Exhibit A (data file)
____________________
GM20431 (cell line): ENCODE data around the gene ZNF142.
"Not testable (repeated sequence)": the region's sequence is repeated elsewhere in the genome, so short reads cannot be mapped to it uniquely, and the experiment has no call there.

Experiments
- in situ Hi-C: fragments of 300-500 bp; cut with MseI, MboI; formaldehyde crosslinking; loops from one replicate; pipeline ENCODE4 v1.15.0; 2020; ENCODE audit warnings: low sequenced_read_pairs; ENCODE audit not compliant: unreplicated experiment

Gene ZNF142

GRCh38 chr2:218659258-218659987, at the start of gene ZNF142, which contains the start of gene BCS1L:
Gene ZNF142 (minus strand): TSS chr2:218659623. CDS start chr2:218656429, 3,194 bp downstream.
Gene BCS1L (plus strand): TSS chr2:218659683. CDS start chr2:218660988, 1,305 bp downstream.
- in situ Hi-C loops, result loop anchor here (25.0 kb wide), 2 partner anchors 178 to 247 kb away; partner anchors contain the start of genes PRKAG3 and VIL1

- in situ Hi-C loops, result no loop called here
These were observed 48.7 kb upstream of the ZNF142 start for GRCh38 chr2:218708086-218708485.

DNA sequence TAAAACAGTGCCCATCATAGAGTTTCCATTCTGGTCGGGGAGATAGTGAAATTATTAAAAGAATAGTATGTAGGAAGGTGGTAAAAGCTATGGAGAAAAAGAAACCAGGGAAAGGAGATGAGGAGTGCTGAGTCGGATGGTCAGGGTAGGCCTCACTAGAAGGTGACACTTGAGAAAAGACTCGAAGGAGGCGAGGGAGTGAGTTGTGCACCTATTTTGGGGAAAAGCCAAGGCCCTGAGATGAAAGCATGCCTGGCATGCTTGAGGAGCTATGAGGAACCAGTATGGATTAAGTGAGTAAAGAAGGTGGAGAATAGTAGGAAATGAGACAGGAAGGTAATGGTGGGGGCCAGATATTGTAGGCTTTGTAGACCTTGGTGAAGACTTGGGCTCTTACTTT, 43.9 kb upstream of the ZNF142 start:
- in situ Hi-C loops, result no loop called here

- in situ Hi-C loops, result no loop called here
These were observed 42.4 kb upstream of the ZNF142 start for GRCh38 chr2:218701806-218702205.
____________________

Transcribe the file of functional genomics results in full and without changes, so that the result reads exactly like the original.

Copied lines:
GM20431 (cell line): ENCODE data around the gene ZNF142.
"Not testable (repeated sequence)": the region's sequence is repeated elsewhere in the genome, so short reads cannot be mapped to it uniquely, and the experiment has no call there.

Experiments
- in situ Hi-C: fragments of 300-500 bp; cut with MseI, MboI; formaldehyde crosslinking; loops from one replicate; pipeline ENCODE4 v1.15.0; 2020; ENCODE audit warnings: low sequenced_read_pairs; ENCODE audit not compliant: unreplicated experiment

Gene ZNF142

GRCh38 chr2:218659258-218659987, at the start of gene ZNF142, which contains the start of gene BCS1L:
Gene ZNF142 (minus strand): TSS chr2:218659623. CDS start chr2:218656429, 3,194 bp downstream.
Gene BCS1L (plus strand): TSS chr2:218659683. CDS start chr2:218660988, 1,305 bp downstream.
- in situ Hi-C loops, result loop anchor here (25.0 kb wide), 2 partner anchors 178 to 247 kb away; partner anchors contain the start of genes PRKAG3 and VIL1

- in situ Hi-C loops, result no loop called here
These were observed 48.7 kb upstream of the ZNF142 start for GRCh38 chr2:218708086-218708485.

DNA sequence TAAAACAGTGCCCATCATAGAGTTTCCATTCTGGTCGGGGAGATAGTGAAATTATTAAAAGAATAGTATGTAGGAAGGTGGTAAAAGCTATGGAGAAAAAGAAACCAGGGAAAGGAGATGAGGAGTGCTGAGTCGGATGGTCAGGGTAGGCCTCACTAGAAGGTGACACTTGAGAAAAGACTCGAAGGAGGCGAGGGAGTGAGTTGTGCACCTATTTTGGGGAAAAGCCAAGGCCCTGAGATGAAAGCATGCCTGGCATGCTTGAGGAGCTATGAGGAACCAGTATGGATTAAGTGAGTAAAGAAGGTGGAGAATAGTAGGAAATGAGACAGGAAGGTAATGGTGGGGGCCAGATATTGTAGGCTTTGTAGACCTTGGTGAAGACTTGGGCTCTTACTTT, 43.9 kb upstream of the ZNF142 start:
- in situ Hi-C loops, result no loop called here

- in situ Hi-C loops, result no loop called here
These were observed 42.4 kb upstream of the ZNF142 start for GRCh38 chr2:218701806-218702205.